The Confluence of Change: 2005 Labor Force Estimates
In June, Indiana submitted revised estimates for January through May 2005 to the Bureau of Labor Statistics. These figures replaced earlier monthly estimates, reflecting the latest iteration of the 2004 benchmarked estimates and correcting some errors resulting from faulty ratios used as inputs. These labor force estimates, along with earlier, preliminary estimates for 2005, implemented a variety of changes discussed below, all designed to improve the quality and accuracy of our monthly estimates and of the re-estimated data for prior years.
“Normal” Benchmarking Revisions
In a normal year, the benchmarking process takes updated information into account, including such items as monthly claims data received after the estimates were completed and updated estimates of nonfarm employment from the Current Employment Statistics program that include six months of universe employment data. These updated data inputs generally create some revisions to the previously published monthly data in and of themselves.
Effective with the 2005 estimates, the Local Area Unemployment Statistics (LAUS) program adopted changes to the composition of Indiana’s metropolitan statistical areas (metros) that were announced by the Office of Management and Budget in the summer of 2003. Three new metros were introduced—Anderson, Columbus and Michigan City—and most others had changes to the counties which compose them, either adding or dropping one or more counties. Historical data for the revised metro definitions, incorporating the new modeling software and population controls discussed below will be available back to 2000 once all the benchmarking is complete.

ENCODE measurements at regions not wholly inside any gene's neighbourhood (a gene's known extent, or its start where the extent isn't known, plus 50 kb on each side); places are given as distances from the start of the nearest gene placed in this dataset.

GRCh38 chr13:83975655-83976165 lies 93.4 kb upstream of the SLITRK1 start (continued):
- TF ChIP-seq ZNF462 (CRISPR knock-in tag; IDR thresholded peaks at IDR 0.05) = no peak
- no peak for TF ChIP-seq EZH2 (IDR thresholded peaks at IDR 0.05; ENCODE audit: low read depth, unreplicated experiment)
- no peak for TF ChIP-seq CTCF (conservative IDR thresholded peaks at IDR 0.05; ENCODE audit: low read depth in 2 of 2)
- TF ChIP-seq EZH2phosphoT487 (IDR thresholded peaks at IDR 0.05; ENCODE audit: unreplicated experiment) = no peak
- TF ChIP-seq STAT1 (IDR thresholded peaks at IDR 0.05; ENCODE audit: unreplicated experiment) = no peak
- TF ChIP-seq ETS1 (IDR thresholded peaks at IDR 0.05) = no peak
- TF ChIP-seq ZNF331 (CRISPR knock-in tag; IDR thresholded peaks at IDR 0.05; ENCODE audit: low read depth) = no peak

A third generation of the LAUS modeling software was introduced for 2005, after a period of dual estimation during 2004. This new software, while continuing the use of most state-specific inputs, allows for “real-time” benchmarking using employment and unemployment estimates from the national Current Population Survey (CPS). The monthly state estimates will be adjusted to census region totals derived from the national estimates, which use the CPS (a detailed, monthly telephone survey of participant households’ work or job-search activities) as their methodology. Individual state portions of the CPS survey results are inadequate to use as a single source in estimating the labor force; however, state CPS data are used as one component for monthly estimation in both the old and new models. This improvement to methodology is expected to result in smaller revisions to monthly state estimates.
Population Controls Change
Estimates for 2005 (and benchmarked estimates for 2000 to 2004) reflect a change to 2000 as the base year in defining the population for the state, metros, counties and cities. The population and the ratio of employment to population derived from the census are key inputs in monthly estimate processing. Census data from 1990, supplemented by interim estimates, were used as inputs from 1995 to 2004.
Vicki Seegert, Manager
Advanced Economic and Market Analysis Group, Indiana Department of Workforce Development